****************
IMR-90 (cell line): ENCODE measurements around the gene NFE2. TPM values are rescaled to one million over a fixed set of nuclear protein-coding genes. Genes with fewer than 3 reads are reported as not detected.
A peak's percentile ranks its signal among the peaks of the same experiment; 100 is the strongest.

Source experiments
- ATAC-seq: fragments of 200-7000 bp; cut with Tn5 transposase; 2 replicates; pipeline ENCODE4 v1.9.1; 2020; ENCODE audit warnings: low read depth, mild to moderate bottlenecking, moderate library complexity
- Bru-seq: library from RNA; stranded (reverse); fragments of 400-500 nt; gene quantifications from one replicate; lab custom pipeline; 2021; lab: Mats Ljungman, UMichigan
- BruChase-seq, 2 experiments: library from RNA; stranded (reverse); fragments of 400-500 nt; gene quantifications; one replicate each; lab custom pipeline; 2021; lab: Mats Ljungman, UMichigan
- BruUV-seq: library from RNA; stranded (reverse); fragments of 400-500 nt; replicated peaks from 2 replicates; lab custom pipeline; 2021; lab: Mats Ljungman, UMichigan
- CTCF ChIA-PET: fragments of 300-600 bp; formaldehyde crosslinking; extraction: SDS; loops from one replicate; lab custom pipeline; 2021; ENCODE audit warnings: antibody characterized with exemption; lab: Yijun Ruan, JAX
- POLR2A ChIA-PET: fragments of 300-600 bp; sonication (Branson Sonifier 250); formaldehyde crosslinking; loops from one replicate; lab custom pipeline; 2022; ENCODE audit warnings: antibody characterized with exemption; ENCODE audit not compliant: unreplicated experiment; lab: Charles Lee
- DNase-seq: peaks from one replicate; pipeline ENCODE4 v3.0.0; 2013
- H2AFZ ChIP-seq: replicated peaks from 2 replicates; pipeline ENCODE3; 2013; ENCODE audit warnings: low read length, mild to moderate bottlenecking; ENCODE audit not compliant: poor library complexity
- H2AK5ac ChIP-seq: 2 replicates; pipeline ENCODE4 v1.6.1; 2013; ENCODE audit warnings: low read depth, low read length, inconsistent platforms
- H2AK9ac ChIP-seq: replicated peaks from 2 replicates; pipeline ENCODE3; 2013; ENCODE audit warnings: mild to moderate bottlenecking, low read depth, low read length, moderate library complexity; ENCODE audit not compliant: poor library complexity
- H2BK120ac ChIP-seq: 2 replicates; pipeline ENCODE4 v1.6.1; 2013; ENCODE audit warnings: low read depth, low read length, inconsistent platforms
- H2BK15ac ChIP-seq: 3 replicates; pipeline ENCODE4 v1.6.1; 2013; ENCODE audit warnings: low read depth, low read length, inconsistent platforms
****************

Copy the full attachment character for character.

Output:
IMR-90 (cell line): ENCODE measurements around the gene NFE2. TPM values are rescaled to one million over a fixed set of nuclear protein-coding genes. Genes with fewer than 3 reads are reported as not detected.
A peak's percentile ranks its signal among the peaks of the same experiment; 100 is the strongest.

Source experiments
- ATAC-seq: fragments of 200-7000 bp; cut with Tn5 transposase; 2 replicates; pipeline ENCODE4 v1.9.1; 2020; ENCODE audit warnings: low read depth, mild to moderate bottlenecking, moderate library complexity
- Bru-seq: library from RNA; stranded (reverse); fragments of 400-500 nt; gene quantifications from one replicate; lab custom pipeline; 2021; lab: Mats Ljungman, UMichigan
- BruChase-seq, 2 experiments: library from RNA; stranded (reverse); fragments of 400-500 nt; gene quantifications; one replicate each; lab custom pipeline; 2021; lab: Mats Ljungman, UMichigan
- BruUV-seq: library from RNA; stranded (reverse); fragments of 400-500 nt; replicated peaks from 2 replicates; lab custom pipeline; 2021; lab: Mats Ljungman, UMichigan
- CTCF ChIA-PET: fragments of 300-600 bp; formaldehyde crosslinking; extraction: SDS; loops from one replicate; lab custom pipeline; 2021; ENCODE audit warnings: antibody characterized with exemption; lab: Yijun Ruan, JAX
- POLR2A ChIA-PET: fragments of 300-600 bp; sonication (Branson Sonifier 250); formaldehyde crosslinking; loops from one replicate; lab custom pipeline; 2022; ENCODE audit warnings: antibody characterized with exemption; ENCODE audit not compliant: unreplicated experiment; lab: Charles Lee
- DNase-seq: peaks from one replicate; pipeline ENCODE4 v3.0.0; 2013
- H2AFZ ChIP-seq: replicated peaks from 2 replicates; pipeline ENCODE3; 2013; ENCODE audit warnings: low read length, mild to moderate bottlenecking; ENCODE audit not compliant: poor library complexity
- H2AK5ac ChIP-seq: 2 replicates; pipeline ENCODE4 v1.6.1; 2013; ENCODE audit warnings: low read depth, low read length, inconsistent platforms
- H2AK9ac ChIP-seq: replicated peaks from 2 replicates; pipeline ENCODE3; 2013; ENCODE audit warnings: mild to moderate bottlenecking, low read depth, low read length, moderate library complexity; ENCODE audit not compliant: poor library complexity
- H2BK120ac ChIP-seq: 2 replicates; pipeline ENCODE4 v1.6.1; 2013; ENCODE audit warnings: low read depth, low read length, inconsistent platforms
- H2BK15ac ChIP-seq: 3 replicates; pipeline ENCODE4 v1.6.1; 2013; ENCODE audit warnings: low read depth, low read length, inconsistent platforms